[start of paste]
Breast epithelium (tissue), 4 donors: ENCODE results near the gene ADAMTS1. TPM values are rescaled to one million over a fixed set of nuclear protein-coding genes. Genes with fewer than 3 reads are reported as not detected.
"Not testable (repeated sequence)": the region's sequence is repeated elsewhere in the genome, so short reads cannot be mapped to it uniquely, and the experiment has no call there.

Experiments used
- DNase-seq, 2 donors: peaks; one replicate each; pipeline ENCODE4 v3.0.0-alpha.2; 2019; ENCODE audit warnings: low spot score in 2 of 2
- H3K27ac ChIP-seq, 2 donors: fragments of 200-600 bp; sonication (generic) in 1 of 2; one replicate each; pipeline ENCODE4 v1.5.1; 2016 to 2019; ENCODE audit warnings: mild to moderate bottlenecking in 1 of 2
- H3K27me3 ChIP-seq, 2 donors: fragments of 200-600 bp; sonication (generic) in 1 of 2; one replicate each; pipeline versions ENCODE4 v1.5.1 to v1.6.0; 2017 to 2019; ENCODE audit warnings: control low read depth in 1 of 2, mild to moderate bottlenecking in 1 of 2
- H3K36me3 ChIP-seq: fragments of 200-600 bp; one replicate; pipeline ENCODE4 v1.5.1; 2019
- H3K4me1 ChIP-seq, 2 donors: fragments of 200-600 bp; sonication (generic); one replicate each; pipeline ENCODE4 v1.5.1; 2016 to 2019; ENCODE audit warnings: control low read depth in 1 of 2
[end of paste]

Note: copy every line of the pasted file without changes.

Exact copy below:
Breast epithelium (tissue), 4 donors: ENCODE results near the gene ADAMTS1. TPM values are rescaled to one million over a fixed set of nuclear protein-coding genes. Genes with fewer than 3 reads are reported as not detected.
"Not testable (repeated sequence)": the region's sequence is repeated elsewhere in the genome, so short reads cannot be mapped to it uniquely, and the experiment has no call there.

Experiments used
- DNase-seq, 2 donors: peaks; one replicate each; pipeline ENCODE4 v3.0.0-alpha.2; 2019; ENCODE audit warnings: low spot score in 2 of 2
- H3K27ac ChIP-seq, 2 donors: fragments of 200-600 bp; sonication (generic) in 1 of 2; one replicate each; pipeline ENCODE4 v1.5.1; 2016 to 2019; ENCODE audit warnings: mild to moderate bottlenecking in 1 of 2
- H3K27me3 ChIP-seq, 2 donors: fragments of 200-600 bp; sonication (generic) in 1 of 2; one replicate each; pipeline versions ENCODE4 v1.5.1 to v1.6.0; 2017 to 2019; ENCODE audit warnings: control low read depth in 1 of 2, mild to moderate bottlenecking in 1 of 2
- H3K36me3 ChIP-seq: fragments of 200-600 bp; one replicate; pipeline ENCODE4 v1.5.1; 2019
- H3K4me1 ChIP-seq, 2 donors: fragments of 200-600 bp; sonication (generic); one replicate each; pipeline ENCODE4 v1.5.1; 2016 to 2019; ENCODE audit warnings: control low read depth in 1 of 2